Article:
• In  the commercial world, a senior manager is usually nominated as the owner or customer of a major project, and is held accountable by management for its delivery.  In other words, projects are governed as well as managed.  The SC27 equivalent of the project owner/customer is effectively SC27 itself, meaning the entire committee of (mostly) volunteers who also staff the projects (spot the lack of segregation).  To make matters worse, SC27 runs a substantial portfolio of projects (of which the ISO27k standards are only a part) and has very little time to oversee, consider, manage, direct or control each one.
ISO/IEC does document its processes formally, to some extent.  The "ISO/IEC Directives", along with a number of supporting standards, are meant to direct those developing International Standards (plus Technical Reports and Publicly Available Specifications).  Part 1 of the Directives titled "Procedures for the technical work" in fact concerns the initiation of projects developing standards.  Part 2 lays down the "Rules for the structure and drafting of International Standards". 

Part 1 of the Directives states an intriguing objective: "Within the framework of these procedures, the work may be accelerated and the task of experts and secretariats facilitated both by progressive introduction of new technologies and modern programme management methods."  I say intriguing because last year I was involbed with an ad hoc ISO group exploring the possible use of collaborative working.  In practice, the group was mired in bureaucracy and achieved very little except a rather lame proposal to spend another year looking into things.  All its meetings were held by phone conference in the early hours of the morning, NZ time, and frankly I haven't had the energy let alone the inclination to attend.  Collaborative tools such as email and Google Docs that would have really helped are evidently too cutting-edge for some of the members who would rather argue about the suitability of the tools than try them out.  It's not that the people involved have nothing to offer, rather that the working practices and the ample opportunities to disrupt make it almost impossible for us to progress or contribute productively.  The whole experience has been intensely frustrating.  Guess I'm not cut out for this.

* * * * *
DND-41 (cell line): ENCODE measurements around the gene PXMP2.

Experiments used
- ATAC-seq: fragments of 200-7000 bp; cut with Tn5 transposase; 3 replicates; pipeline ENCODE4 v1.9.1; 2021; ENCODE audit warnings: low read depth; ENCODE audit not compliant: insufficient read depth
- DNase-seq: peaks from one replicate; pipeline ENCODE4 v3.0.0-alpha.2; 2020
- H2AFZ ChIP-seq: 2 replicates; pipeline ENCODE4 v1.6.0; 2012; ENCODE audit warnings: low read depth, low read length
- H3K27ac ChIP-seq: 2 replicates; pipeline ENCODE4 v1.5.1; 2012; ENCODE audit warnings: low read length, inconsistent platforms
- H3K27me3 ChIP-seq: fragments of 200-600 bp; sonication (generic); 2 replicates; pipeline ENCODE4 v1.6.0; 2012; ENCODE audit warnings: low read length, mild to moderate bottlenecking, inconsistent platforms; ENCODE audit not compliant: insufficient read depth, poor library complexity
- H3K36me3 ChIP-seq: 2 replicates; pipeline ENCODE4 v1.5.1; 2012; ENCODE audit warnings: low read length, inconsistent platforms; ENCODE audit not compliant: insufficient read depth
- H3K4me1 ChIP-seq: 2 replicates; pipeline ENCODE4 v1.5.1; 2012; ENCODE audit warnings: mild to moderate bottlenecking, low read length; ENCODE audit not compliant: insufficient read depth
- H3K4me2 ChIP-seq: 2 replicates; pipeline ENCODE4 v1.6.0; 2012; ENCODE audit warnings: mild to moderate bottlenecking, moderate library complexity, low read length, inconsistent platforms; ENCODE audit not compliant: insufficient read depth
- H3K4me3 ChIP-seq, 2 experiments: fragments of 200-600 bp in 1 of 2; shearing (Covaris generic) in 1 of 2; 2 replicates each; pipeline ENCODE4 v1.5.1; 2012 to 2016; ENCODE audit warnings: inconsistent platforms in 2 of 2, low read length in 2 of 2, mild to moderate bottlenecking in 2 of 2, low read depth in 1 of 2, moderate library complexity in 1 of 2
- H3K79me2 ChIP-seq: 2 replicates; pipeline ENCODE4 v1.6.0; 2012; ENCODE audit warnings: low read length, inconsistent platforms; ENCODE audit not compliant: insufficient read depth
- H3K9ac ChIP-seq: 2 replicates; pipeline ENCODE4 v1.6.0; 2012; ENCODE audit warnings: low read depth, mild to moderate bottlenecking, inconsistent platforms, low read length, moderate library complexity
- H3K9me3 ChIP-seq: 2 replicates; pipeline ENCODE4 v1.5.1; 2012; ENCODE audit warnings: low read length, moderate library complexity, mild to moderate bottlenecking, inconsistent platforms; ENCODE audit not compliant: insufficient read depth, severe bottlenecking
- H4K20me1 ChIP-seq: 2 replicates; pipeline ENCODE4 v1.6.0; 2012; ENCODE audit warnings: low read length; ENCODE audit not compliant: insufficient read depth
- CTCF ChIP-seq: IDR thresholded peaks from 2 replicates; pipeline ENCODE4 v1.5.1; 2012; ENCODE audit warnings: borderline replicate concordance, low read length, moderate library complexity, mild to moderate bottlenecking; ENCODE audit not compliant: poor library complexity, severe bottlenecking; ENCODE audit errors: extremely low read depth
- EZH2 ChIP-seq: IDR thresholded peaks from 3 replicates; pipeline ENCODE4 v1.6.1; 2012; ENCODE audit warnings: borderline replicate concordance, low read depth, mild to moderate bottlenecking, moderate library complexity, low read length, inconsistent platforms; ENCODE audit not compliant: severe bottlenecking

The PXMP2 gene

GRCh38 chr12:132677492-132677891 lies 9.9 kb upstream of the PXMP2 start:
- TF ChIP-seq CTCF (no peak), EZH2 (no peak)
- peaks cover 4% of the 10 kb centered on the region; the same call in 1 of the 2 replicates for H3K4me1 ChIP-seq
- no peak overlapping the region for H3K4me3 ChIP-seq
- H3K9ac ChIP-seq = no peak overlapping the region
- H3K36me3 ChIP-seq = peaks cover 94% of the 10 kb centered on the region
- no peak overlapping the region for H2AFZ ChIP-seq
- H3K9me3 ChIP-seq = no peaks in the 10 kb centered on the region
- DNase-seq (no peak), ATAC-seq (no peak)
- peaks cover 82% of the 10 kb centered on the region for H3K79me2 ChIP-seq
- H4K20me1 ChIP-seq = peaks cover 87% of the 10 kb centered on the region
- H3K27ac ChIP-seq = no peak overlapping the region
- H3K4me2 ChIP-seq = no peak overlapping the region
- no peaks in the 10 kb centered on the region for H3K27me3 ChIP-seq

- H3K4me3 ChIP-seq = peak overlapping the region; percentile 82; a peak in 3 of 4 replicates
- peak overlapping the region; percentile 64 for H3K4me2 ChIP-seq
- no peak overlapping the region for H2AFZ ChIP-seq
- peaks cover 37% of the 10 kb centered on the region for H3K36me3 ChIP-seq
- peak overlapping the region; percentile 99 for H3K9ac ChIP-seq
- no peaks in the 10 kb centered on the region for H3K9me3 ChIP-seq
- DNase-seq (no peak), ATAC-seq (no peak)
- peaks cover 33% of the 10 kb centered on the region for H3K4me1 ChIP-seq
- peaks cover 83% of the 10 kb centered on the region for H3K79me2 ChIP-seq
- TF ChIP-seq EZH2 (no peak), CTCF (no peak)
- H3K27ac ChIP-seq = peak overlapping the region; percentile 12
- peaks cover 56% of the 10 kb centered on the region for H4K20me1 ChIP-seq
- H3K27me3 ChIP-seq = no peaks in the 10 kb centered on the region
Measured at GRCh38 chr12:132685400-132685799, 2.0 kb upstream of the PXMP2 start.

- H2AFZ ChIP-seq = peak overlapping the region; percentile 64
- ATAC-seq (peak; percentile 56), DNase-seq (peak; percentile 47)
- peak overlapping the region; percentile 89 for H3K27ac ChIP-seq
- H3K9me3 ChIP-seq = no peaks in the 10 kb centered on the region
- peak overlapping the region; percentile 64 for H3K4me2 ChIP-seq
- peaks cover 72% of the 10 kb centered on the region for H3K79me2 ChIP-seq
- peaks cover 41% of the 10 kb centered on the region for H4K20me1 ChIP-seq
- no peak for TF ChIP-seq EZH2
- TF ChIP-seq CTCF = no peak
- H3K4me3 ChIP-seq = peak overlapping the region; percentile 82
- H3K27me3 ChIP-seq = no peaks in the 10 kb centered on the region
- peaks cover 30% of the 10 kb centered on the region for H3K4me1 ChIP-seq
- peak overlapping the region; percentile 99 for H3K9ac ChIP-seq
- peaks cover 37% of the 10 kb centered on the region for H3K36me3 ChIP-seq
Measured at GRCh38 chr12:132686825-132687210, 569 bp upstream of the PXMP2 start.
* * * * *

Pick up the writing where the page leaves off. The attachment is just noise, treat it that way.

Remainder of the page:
More healthcare privacy incidents involving portable devices

Redspin's Breach Report 2011 - Protected Health Information examines data from the U.S. Department of Health & Human Services' Office for Civil Rights on privacy incidents affecting at least 500 individuals.

The data arises from US health organizations' obligation to report serious privacy incidents to the Secretary of Health and Human Services under the Health Information Technology for Economic and Clinical Health (HITECH) Act.

The report emphasizes the prevalence of incidents involving portable devices, and mentions the need for awareness (or rather "user training acceptance and enforcement"):

A whopping 39% of all PHI breaches to date have occurred on a laptop or other portable media, the easiest type of device for thieves to steal or employees to lose. While stricter policies and more encryption are necessary, both require user training acceptance and enforcement. The problem is likely to get worse before it gets better. Portability is here to stay. Smartphones, iPads, and other tablets are now in use in 80% of healthcare organizations. The BYOD (“bring your own device”) revolution is well underway, yet 50% of respondents in a recent healthcare IT poll say nothing is being done to protect data on those devices [Study on Patient Privacy and Data Security, Ponemon Institute, December 2011].

Gary (Gary@isect.com)

Info on mobile malware

Trend Micro page with information on dodgy mobile apps.

Gary (Gary@isect.com)

BYOD awareness activity